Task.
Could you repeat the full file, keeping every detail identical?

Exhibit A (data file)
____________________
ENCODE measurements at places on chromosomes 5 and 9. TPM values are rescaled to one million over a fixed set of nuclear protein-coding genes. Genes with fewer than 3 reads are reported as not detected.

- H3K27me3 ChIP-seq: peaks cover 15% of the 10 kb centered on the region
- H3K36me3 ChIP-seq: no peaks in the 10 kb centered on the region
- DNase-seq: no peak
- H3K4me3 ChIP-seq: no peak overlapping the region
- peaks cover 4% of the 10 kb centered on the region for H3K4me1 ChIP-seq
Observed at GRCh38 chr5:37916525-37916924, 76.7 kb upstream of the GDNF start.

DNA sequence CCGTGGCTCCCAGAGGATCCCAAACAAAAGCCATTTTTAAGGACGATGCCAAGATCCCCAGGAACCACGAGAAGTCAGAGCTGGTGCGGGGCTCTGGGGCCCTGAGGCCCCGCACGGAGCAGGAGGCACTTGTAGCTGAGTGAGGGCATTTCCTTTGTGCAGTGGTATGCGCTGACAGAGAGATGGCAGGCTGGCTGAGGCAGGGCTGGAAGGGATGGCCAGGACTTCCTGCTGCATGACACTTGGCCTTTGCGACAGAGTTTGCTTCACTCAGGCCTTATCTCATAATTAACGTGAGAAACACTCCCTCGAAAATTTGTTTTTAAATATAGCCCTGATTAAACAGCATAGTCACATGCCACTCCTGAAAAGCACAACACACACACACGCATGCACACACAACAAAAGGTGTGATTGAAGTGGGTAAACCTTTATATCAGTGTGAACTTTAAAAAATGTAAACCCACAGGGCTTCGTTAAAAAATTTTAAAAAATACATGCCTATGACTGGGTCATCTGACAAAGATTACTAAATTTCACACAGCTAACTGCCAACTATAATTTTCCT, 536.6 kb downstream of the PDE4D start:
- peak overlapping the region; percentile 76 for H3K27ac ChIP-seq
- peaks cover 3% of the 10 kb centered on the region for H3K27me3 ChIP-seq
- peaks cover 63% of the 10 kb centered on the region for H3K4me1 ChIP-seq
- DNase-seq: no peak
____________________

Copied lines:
ENCODE measurements at places on chromosomes 5 and 9. TPM values are rescaled to one million over a fixed set of nuclear protein-coding genes. Genes with fewer than 3 reads are reported as not detected.

- H3K27me3 ChIP-seq: peaks cover 15% of the 10 kb centered on the region
- H3K36me3 ChIP-seq: no peaks in the 10 kb centered on the region
- DNase-seq: no peak
- H3K4me3 ChIP-seq: no peak overlapping the region
- peaks cover 4% of the 10 kb centered on the region for H3K4me1 ChIP-seq
Observed at GRCh38 chr5:37916525-37916924, 76.7 kb upstream of the GDNF start.

DNA sequence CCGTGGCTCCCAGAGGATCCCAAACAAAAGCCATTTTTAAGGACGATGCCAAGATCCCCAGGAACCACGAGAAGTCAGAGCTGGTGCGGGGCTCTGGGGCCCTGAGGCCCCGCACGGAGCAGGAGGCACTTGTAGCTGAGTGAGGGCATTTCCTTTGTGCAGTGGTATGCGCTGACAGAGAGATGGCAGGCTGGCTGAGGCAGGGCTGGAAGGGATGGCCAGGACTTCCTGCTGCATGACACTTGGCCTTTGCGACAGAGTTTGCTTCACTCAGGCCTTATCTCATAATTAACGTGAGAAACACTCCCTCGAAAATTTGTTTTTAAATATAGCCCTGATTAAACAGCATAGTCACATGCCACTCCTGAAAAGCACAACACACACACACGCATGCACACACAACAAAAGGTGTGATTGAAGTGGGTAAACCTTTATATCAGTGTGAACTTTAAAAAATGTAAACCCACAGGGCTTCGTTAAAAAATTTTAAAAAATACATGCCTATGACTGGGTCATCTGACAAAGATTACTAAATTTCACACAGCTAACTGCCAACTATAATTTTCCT, 536.6 kb downstream of the PDE4D start:
- peak overlapping the region; percentile 76 for H3K27ac ChIP-seq
- peaks cover 3% of the 10 kb centered on the region for H3K27me3 ChIP-seq
- peaks cover 63% of the 10 kb centered on the region for H3K4me1 ChIP-seq
- DNase-seq: no peak